tip: this is best served with yogurt mixed with an equal amount of tahini and kicked up with S+P+lemon juice and finely chopped parsley.
    heaven!!!!

  2. Phoebe says:

    So, I know I should be focusing on the food, but where did you get that elephant napkin/placemat? I’m in love with it!

  3. Char says:

    In case it helps you, I buy the Neal’s Yard brand of Israeli couscous (though they label it as toasted couscous) at Holland & Barret. Looking forward to trying this recipe.

  4. Dana says:

    I love this dish, but have only had it with rice. Love the idea of mixing it in with pasta. I have a GIANT bag of Israeli couscous that I bought at Costco because it can be hard to find. I have yet to tap in to it. Time to start! Also, this post totally reminded of me of a quest I made for black rice in London. I spent two days looking for it and never found it.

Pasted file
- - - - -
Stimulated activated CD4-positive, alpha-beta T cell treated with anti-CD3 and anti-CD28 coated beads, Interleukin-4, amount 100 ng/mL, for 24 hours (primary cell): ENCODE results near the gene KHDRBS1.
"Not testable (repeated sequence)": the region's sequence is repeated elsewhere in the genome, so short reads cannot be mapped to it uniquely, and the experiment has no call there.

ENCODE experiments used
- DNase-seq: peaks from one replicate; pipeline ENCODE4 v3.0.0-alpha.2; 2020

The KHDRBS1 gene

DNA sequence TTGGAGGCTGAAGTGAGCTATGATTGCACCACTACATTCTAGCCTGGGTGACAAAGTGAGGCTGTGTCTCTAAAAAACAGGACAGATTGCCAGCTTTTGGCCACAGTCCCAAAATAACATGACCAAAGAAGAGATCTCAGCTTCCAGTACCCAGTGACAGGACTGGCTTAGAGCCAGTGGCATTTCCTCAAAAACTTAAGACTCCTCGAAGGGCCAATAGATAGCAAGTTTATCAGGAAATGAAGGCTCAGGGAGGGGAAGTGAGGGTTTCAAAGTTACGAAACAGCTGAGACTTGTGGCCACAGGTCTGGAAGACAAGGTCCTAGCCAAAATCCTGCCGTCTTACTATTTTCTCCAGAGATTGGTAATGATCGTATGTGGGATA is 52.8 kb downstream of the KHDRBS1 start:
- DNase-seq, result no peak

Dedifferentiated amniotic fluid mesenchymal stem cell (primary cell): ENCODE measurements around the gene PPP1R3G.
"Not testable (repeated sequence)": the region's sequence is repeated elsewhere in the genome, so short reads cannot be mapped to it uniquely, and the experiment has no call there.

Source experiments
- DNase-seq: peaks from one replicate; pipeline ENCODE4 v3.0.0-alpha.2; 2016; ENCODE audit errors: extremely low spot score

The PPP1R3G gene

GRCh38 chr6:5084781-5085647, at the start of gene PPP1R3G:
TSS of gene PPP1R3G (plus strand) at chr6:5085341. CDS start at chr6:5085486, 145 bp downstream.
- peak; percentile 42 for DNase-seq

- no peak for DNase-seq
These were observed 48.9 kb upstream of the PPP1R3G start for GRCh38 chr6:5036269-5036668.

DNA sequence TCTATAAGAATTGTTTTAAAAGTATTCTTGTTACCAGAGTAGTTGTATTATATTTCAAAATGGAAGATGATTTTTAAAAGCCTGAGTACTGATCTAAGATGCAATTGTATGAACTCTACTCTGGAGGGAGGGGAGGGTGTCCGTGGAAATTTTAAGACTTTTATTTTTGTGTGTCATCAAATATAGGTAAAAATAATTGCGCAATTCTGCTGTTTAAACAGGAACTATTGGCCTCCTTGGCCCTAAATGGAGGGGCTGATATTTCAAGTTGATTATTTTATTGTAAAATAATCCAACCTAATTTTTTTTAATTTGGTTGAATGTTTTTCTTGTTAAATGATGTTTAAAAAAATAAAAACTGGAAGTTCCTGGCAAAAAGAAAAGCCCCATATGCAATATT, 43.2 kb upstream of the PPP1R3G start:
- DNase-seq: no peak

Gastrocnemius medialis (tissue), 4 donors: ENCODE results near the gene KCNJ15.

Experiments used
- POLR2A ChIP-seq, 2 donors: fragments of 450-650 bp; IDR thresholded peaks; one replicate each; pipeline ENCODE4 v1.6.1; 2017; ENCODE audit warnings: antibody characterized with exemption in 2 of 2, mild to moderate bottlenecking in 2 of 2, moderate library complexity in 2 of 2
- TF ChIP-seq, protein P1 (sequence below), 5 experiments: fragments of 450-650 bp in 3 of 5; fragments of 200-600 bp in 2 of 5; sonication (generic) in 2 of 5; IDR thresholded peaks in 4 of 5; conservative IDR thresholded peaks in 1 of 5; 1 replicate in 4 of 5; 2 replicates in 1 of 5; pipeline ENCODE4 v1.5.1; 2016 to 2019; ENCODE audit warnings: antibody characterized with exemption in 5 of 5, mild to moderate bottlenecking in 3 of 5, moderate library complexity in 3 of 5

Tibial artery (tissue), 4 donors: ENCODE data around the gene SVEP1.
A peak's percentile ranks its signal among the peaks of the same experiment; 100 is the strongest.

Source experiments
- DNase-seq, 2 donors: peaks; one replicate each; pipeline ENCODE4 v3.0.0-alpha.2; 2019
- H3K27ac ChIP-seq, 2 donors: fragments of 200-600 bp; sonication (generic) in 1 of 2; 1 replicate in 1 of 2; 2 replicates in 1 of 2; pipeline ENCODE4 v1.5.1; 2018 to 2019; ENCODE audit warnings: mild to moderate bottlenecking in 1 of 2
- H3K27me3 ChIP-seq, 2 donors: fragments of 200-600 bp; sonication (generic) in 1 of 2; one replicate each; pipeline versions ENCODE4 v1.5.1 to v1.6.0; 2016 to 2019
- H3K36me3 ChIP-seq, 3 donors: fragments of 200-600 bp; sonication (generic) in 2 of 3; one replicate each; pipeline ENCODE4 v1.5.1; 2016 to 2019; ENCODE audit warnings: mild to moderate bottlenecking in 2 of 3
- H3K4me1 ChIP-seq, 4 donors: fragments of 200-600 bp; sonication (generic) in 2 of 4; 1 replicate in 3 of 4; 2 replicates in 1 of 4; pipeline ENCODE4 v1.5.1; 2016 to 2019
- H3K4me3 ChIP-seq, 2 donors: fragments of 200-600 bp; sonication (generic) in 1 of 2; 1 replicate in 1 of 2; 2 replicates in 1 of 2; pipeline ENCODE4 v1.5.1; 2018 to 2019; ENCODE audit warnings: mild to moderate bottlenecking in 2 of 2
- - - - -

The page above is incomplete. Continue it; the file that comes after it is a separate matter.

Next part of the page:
5. yublocka says:

    So is israeli couscous really pasta then, and not couscous?? I’ve only cooked it once, and loved it. Would it be too annoying to tell you its sold in bulk at one of the markets down here in Melbourne? Yes? OK then I wont.

  6. Ele says:

    Tam, all couscous is pasta, even the small kind! I remember being so surprised when I found out- they seem to promote it like a whole grain, which is misleading. If you read the label carefully, you’ll see that it’s just durum or semolina wheat, so yes- pasta. I like the big Israeli kind best because of the chewy texture.

  7. [...] found the jumbo, or Israeli, couscous for this recipe in my local supermarket. Six months ago I was combing London for the stuff, and now it’s available easily, and in a wholewheat version, no less. I like the wholewheat [...]